What does a JIT compiler specifically do as opposed to a non-JIT compiler? Can someone give a succinct and easy to understand description?

18 Answers 18

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A JIT compiler runs after the program has started and compiles the code (usually bytecode or some kind of VM instructions) on the fly (or just-in-time, as it's called) into a form that's usually faster, typically the host CPU's native instruction set. A JIT has access to dynamic runtime information whereas a standard compiler doesn't and can make better optimizations like inlining functions that are used frequently.

This is in contrast to a traditional compiler that compiles all the code to machine language before the program is first run.

To paraphrase, conventional compilers build the whole program as an EXE file BEFORE the first time you run it. For newer style programs, an assembly is generated with pseudocode (p-code). Only AFTER you execute the program on the OS (e.g., by double-clicking on its icon) will the (JIT) compiler kick in and generate machine code (m-code) that the Intel-based processor or whatever will understand.

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    And in contrast to interpreted code, that begins running the bytecode or VM instructions immediately without delay, but will run the instructions slower than machine language. – Aaron Sep 18 '08 at 19:53
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    A JIT is often used with interpreted code to convert it to machine language but yes, purely interpreted code (without any JITting) is slow. Even Java bytecode without a JITter is really slow. – Mark Cidade Sep 18 '08 at 22:07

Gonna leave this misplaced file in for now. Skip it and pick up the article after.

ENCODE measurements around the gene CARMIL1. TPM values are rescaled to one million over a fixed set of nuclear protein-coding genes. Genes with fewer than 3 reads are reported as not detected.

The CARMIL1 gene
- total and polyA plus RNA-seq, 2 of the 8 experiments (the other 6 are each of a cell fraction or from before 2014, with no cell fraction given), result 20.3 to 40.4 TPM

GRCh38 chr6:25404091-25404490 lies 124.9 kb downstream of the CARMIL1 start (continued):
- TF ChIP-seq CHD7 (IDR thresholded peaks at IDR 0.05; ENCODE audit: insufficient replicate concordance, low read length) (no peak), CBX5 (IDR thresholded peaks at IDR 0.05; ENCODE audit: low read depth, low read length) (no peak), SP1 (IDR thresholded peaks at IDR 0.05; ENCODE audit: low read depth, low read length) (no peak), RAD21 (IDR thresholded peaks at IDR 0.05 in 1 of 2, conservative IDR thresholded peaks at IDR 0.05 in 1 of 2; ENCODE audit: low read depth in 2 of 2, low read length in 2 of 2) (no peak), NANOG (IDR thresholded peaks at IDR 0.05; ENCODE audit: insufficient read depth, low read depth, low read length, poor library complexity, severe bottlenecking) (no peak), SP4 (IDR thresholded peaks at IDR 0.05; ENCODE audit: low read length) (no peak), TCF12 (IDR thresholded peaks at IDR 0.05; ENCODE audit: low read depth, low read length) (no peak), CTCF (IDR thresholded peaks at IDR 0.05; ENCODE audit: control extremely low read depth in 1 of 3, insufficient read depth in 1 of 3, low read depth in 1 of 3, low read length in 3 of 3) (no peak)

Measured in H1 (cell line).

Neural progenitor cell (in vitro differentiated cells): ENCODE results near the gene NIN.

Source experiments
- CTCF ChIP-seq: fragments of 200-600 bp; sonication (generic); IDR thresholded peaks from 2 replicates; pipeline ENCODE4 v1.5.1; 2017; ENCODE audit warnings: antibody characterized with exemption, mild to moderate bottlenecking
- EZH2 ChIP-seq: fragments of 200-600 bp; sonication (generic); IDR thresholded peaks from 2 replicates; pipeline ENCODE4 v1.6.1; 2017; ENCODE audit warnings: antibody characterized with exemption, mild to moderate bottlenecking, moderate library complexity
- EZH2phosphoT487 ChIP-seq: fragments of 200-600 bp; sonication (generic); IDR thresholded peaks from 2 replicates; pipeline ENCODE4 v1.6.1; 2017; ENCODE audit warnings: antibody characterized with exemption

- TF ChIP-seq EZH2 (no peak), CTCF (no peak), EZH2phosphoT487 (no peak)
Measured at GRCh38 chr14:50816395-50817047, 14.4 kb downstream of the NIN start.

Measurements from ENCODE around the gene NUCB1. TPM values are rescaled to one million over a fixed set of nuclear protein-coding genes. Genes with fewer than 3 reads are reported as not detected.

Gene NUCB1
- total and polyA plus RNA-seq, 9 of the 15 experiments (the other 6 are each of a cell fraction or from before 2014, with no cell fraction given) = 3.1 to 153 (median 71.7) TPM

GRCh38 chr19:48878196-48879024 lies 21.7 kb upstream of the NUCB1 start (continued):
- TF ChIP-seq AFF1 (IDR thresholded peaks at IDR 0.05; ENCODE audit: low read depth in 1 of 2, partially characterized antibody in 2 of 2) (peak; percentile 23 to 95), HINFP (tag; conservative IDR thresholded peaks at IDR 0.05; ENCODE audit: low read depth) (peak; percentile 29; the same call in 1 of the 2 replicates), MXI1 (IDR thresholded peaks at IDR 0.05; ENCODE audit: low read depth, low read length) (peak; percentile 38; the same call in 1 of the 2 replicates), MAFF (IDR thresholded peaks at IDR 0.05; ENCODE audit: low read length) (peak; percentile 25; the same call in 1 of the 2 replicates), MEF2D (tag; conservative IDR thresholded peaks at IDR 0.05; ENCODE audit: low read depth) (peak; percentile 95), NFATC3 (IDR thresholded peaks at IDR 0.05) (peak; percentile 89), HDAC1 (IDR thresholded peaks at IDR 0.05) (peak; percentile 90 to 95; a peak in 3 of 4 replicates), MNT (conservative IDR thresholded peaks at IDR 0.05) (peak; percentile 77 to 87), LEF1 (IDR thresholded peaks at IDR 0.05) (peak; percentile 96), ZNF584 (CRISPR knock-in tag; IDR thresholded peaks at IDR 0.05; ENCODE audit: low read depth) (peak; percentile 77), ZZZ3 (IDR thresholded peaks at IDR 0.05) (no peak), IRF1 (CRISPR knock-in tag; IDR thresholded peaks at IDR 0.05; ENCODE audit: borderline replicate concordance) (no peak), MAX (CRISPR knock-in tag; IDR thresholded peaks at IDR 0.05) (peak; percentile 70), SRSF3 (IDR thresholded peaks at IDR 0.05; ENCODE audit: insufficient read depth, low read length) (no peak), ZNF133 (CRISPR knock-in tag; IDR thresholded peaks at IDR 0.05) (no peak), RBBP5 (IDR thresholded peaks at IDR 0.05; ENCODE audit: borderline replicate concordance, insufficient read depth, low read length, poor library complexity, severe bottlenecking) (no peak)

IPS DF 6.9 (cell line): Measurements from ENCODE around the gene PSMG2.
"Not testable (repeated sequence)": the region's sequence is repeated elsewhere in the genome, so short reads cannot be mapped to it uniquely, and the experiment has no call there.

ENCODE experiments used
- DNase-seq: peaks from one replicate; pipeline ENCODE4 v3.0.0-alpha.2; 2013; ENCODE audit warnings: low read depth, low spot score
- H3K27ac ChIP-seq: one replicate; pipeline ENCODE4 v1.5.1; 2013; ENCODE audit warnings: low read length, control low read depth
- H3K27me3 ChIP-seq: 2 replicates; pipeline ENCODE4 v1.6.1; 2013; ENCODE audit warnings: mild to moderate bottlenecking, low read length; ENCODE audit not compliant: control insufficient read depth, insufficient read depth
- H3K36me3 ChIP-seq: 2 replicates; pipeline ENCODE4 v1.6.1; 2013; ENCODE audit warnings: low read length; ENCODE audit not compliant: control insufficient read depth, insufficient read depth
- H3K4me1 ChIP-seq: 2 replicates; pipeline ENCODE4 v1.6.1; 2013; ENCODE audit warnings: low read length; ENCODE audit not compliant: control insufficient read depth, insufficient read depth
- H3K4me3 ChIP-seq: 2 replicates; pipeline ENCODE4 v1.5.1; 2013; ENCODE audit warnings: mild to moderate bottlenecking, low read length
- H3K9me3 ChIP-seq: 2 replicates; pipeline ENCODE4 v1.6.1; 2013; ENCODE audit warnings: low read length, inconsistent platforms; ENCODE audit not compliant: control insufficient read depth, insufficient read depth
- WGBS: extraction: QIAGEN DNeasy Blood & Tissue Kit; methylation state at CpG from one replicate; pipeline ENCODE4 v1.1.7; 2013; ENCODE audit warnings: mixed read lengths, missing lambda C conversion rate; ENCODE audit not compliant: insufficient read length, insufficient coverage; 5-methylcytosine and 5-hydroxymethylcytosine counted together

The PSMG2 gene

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    The target doesn't have to be machine code, though. JRuby has a JIT compiler which will compile Ruby sourcecode to Java bytecode after a couple of invocations. Then, after another couple of invocations, the JVM JIT compiler kicks in and compiles the bytecode to native code. – Jörg W Mittag Sep 19 '08 at 2:38
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    It is worth noting that, as alluded to by Jörg, JIT is not necessarily invoked right away. Often, code will be interpreted until it is determined that it will be worth JITting. Since JITting can introduce delays, it may be faster to NOT JIT some code if it is rarely used and thus a fast response is more important than overall runtime. – Adam Jaskiewicz Apr 17 '09 at 19:32
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    @ErikReppen: If a new machine comes out, compiling and optimizing a program for that new machine using a conventional compiler will likely yield results faster than a JIT. On the other hand, a JIT that's optimized for that new machine will be able to be able to optimize the performance of code which was published before that new machine was invented. – supercat Dec 3 '13 at 18:27

In the beginning, a compiler was responsible for turning a high-level language (defined as higher level than assembler) into object code (machine instructions), which would then be linked (by a linker) into an executable.